best way to get rid of lawn

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This spring, we are taking the plunge and getting rid of our front lawn, or what's left of it. It covers about 200 square feet. It will be a lot of work for me (older female) to dig out the sod. After I dig it out, I will have to put it in the garbage. (We have a small urban lot and there is absolutely no place to compost the sold or hide it.)
So, will using Round-up kill the grass in a satisfactory manner? Will it leave soil in which I can plant new plants in a month or so after the grass is dead? Will the Round-up hurt the dogwood tree that is under the grass? Will it hurt the birds who visit my garden?
Normally, I am not a fan of Round-up, but it does seem like a good alternative to digging out all that sod.
Thanks for any help.
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DD,
There's no need to dig it out. Presuming that you're planting in mulched beds, wait the proscribed amount of time as noted in the directions (10-14 days as I recall) and then plant right in through the sod. Once you've planted your larger trees/shrubs, cover everything in thick sheets of newspaper or cardboard and mulch in... you'll be amazed at the fertility of your soil next season. All that sod will decompose and leach downwards, while the newspaper provides a great biodegradable weed barrier.
Dave

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Dave, thanks for the advice!
I won't be planting any trees or shrubs, just a lot of small plants--many of which will be rock-garden plants. Will this method still work with them?

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Something else that works well is "solarizing" the grass by covering with black plastic that is well anchored down over it. The grass dies and decomposes due to worm action and you aven't lost any of the beneficial bacteria that has built up in the soil.
http://www.hal-pc.org/~garden/weststreet1.jpg
http://www.hal-pc.org/~garden/cornereast.jpg
http://www.hal-pc.org/~garden/eastgarden2.jpg
http://www.hal-pc.org/~garden/negarden.jpg
JK
dd wrote:

--

Celestial Habitats by J. Kolenovsky
2003 Honorable Mention Award, Keep Houston Beautiful
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On Tue, 03 Feb 2004 08:15:33 -0600, J Kolenovsky wrote:

This works great but takes an inordinate amount of time. You could easily spend an entire season waiting for the grass to die and be reduced by worm action.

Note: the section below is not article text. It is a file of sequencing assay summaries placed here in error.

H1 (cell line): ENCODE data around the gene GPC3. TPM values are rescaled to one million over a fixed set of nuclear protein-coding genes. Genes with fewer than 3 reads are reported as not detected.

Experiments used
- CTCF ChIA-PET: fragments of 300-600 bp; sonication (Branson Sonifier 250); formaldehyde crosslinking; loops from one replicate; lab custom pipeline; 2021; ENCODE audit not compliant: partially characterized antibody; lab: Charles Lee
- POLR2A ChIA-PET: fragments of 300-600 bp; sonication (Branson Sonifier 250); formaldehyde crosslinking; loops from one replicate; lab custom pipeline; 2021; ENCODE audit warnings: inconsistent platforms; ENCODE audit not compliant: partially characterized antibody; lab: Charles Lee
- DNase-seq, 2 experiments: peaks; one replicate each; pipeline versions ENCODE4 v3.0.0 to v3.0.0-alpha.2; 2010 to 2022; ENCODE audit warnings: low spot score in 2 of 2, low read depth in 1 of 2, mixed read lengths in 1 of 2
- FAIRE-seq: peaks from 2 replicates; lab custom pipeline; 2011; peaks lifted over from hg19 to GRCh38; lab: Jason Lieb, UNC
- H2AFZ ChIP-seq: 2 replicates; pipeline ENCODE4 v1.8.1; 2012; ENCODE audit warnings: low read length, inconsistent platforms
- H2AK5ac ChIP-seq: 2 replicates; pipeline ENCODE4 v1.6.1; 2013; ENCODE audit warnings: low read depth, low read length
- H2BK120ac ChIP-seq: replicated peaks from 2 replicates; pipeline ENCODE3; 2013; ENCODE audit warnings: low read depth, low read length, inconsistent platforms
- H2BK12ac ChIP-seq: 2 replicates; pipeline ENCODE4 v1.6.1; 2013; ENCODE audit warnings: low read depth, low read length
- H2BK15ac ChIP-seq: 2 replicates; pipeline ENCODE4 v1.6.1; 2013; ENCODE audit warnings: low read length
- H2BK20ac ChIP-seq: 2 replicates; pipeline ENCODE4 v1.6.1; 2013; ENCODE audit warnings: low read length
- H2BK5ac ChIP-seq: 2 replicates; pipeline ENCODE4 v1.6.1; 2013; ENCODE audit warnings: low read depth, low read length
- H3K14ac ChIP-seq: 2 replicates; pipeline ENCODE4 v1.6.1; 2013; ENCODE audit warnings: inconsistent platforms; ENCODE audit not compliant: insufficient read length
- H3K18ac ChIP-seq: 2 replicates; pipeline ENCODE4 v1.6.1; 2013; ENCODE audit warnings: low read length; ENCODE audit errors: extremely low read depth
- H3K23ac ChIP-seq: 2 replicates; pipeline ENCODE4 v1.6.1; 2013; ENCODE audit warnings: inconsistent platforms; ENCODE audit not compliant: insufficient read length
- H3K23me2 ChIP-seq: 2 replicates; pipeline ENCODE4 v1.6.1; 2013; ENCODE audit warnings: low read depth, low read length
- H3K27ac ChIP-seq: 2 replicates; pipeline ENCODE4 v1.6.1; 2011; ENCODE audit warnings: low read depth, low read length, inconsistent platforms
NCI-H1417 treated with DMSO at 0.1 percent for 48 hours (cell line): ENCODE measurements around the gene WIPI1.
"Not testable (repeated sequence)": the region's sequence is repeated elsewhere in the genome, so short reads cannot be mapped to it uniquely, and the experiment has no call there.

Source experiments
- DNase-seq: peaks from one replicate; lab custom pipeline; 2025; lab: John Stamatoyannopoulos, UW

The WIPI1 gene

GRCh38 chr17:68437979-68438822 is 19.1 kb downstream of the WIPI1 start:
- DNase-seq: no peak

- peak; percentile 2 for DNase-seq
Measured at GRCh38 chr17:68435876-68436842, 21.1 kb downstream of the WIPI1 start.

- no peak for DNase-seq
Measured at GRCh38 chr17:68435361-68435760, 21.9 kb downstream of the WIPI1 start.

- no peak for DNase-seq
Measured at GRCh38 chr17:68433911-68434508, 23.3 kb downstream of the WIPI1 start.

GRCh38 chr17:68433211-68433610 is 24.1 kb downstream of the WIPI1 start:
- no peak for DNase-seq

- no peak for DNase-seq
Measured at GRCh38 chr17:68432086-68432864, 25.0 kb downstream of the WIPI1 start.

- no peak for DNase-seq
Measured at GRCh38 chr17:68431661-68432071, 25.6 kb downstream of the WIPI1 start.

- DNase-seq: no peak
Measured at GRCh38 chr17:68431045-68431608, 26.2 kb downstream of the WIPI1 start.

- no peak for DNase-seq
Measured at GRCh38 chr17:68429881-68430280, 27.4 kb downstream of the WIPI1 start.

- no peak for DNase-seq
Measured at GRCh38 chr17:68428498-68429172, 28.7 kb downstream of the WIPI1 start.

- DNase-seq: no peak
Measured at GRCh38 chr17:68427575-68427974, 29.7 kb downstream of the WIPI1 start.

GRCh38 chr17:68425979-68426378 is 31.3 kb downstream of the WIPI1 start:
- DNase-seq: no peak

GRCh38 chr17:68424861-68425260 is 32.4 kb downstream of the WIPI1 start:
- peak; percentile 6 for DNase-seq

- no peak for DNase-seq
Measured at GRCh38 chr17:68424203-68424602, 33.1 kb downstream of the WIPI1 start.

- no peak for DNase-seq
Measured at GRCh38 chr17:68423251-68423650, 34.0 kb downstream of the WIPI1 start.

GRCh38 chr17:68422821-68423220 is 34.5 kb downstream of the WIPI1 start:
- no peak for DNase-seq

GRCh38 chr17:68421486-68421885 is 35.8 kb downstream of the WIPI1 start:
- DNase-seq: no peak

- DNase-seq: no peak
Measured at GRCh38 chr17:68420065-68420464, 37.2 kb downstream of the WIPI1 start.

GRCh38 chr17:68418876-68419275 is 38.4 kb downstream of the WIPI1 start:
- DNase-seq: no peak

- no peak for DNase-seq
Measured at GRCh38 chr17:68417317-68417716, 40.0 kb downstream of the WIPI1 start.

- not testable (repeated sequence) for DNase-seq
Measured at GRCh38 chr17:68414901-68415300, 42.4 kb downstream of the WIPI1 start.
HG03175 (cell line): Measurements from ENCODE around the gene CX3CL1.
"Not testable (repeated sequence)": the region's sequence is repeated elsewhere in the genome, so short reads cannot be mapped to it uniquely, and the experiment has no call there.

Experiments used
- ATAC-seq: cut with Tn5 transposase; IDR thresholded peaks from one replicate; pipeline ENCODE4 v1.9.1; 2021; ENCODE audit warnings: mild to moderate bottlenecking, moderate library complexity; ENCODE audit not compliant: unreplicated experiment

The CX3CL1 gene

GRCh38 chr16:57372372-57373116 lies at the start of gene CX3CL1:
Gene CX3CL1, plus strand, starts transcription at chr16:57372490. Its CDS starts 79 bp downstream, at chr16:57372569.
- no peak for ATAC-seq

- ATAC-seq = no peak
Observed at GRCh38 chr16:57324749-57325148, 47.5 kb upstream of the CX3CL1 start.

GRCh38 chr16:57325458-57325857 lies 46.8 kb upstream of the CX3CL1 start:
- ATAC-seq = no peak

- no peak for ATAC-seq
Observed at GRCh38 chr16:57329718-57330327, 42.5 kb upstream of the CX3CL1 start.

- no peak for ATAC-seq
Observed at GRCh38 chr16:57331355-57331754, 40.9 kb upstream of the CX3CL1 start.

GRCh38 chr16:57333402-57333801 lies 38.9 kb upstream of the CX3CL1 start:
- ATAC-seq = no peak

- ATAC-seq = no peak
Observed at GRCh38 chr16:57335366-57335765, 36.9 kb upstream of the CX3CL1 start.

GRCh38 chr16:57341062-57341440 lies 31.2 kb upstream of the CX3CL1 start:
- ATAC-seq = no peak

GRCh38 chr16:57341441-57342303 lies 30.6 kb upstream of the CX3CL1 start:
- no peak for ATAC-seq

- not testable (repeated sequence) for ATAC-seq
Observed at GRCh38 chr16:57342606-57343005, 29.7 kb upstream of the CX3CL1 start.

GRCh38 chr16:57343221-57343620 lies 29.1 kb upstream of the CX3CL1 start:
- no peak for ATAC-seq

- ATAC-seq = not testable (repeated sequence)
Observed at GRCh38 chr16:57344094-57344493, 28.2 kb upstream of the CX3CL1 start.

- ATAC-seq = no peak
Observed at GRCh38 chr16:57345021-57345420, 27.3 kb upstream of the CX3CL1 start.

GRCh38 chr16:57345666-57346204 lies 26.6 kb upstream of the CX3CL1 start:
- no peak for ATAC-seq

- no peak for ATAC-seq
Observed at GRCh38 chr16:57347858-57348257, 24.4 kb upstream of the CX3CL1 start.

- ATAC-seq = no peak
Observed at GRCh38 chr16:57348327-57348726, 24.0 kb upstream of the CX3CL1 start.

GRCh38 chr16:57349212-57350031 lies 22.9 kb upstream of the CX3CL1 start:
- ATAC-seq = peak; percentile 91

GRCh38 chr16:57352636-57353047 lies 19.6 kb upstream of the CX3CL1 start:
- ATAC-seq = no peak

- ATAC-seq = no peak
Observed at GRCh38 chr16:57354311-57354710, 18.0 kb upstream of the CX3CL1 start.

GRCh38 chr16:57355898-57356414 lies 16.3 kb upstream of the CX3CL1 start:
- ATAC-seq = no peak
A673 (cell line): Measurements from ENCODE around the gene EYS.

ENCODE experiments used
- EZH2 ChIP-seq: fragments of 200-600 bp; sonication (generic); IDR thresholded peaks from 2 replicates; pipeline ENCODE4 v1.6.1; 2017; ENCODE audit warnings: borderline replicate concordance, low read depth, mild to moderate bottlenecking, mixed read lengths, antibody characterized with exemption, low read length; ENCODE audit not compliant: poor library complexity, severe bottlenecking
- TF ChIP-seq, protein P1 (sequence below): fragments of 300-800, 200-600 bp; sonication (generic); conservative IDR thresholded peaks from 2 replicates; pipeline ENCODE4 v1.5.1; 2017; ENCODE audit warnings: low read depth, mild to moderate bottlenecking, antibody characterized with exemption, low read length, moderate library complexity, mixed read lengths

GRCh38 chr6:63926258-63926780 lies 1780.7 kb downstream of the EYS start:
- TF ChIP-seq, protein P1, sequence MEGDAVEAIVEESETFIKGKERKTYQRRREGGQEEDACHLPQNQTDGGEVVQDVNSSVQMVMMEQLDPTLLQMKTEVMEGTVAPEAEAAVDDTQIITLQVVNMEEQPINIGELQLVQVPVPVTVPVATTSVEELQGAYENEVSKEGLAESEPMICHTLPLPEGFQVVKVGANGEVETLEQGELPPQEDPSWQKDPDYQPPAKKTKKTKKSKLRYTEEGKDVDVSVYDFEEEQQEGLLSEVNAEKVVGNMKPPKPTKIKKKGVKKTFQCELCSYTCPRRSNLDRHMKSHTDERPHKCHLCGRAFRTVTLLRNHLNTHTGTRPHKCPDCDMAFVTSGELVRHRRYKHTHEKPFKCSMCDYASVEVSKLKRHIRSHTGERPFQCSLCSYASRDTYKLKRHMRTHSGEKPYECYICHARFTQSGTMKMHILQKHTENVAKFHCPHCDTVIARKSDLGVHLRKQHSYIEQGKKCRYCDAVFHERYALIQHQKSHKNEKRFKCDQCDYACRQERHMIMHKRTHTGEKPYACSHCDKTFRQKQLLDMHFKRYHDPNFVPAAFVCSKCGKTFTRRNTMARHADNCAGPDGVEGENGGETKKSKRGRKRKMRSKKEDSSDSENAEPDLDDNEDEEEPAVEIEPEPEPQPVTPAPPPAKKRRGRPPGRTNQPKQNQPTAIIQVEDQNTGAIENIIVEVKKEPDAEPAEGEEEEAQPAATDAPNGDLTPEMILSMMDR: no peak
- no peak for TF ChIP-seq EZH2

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- Tallahassee, FL - Only where people have learned to appreciate and cherish the landscape and its living cover will they treat it with the care and respect it should have - Paul Bigelow Sears.
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- Tallahassee, FL - Maybe in florida.
Bob
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- Tallahassee, FL - Nature encourages no looseness, pardons no errors. Ralph Waldo Emerson
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Clear would get truly hot. I wanted to deprive light so I went with black. Either way, it gets the job done.
Jim Lewis wrote:

--

Celestial Habitats by J. Kolenovsky
2003 Honorable Mention Award, Keep Houston Beautiful
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Like Dave said, wait the 2 weeks after you spray and then if you are doing a rock garden, put down a weed barrier (ground cloth) that will still allow for proper drainage. If you put the rocks on top of the dead grass you'll have them start to sink very quickly. You can cut holes in the weed barrier to dig holes so that the plants have contact with the soil below.
On a design note...
Small plants with big rocks, big plants with small rocks. Use at least 3 different sizes of rocks but don't mix too many colors. Home Depot sells river rock (or egg rock) that has a nice mix of colors and sizes. Your local garden center should be able to provide you with 3 large boulders (have them deliver them!) Use them to create a grouping and surround them with smaller rocks. Avoid the urge to put a pink flamingo in the middle.
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On Tue, 03 Feb 2004 08:47:41 -0500, Ricky wrote:

Weed barrier fabric makes gardening difficult. When plants need to be relocated, the fabric always gets in the way. Weeds still will find a way to root.